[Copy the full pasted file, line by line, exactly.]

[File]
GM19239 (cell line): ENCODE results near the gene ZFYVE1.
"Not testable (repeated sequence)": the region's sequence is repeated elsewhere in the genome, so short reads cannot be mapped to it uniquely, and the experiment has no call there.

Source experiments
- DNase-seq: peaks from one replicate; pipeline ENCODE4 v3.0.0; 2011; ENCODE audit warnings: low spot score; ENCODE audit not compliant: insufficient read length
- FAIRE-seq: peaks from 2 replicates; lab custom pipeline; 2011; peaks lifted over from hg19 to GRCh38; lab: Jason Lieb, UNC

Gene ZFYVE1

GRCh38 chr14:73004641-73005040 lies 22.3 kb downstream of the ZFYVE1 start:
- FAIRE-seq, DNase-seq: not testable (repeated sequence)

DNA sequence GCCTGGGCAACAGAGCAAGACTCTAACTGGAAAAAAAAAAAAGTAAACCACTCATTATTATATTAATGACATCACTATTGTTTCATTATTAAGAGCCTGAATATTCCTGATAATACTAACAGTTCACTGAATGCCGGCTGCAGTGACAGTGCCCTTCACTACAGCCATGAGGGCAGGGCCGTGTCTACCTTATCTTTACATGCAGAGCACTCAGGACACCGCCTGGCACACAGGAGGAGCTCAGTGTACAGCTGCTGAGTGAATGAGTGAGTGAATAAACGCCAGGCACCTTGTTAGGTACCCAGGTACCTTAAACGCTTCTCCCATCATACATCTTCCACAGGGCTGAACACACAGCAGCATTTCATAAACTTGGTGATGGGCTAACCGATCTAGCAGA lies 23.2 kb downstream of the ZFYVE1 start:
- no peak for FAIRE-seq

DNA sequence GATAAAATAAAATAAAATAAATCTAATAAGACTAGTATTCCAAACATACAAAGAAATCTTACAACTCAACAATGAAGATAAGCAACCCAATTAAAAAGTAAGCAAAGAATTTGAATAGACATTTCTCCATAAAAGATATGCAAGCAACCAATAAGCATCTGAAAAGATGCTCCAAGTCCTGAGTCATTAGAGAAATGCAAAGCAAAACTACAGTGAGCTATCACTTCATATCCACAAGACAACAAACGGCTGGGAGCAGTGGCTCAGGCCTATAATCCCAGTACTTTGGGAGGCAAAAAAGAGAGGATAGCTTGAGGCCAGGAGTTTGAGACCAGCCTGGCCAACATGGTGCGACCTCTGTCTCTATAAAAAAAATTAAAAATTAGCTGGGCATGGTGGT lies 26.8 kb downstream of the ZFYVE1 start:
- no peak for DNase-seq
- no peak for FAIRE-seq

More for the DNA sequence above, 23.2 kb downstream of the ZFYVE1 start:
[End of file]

GM19239 (cell line): ENCODE results near the gene ZFYVE1.
"Not testable (repeated sequence)": the region's sequence is repeated elsewhere in the genome, so short reads cannot be mapped to it uniquely, and the experiment has no call there.

Source experiments
- DNase-seq: peaks from one replicate; pipeline ENCODE4 v3.0.0; 2011; ENCODE audit warnings: low spot score; ENCODE audit not compliant: insufficient read length
- FAIRE-seq: peaks from 2 replicates; lab custom pipeline; 2011; peaks lifted over from hg19 to GRCh38; lab: Jason Lieb, UNC

Gene ZFYVE1

GRCh38 chr14:73004641-73005040 lies 22.3 kb downstream of the ZFYVE1 start:
- FAIRE-seq, DNase-seq: not testable (repeated sequence)

DNA sequence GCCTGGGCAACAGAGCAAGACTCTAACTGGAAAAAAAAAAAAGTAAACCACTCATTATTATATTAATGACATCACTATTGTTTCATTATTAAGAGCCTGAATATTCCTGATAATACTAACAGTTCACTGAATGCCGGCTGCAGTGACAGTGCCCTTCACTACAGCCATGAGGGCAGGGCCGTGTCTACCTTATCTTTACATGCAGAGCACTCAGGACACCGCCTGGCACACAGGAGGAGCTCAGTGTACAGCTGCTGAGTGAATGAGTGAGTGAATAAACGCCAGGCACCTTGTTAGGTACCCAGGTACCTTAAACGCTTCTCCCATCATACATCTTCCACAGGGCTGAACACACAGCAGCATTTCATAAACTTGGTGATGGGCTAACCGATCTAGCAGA lies 23.2 kb downstream of the ZFYVE1 start:
- no peak for FAIRE-seq

DNA sequence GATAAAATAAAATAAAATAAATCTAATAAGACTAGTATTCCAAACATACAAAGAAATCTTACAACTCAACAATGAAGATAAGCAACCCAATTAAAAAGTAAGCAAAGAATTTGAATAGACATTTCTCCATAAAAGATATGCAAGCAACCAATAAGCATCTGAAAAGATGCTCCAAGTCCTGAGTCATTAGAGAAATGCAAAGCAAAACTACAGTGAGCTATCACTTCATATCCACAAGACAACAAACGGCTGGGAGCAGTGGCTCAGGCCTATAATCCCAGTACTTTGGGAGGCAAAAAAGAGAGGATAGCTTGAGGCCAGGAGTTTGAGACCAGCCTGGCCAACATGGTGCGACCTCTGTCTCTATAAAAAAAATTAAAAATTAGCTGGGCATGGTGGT lies 26.8 kb downstream of the ZFYVE1 start:
- no peak for DNase-seq
- no peak for FAIRE-seq

More for the DNA sequence above, 23.2 kb downstream of the ZFYVE1 start: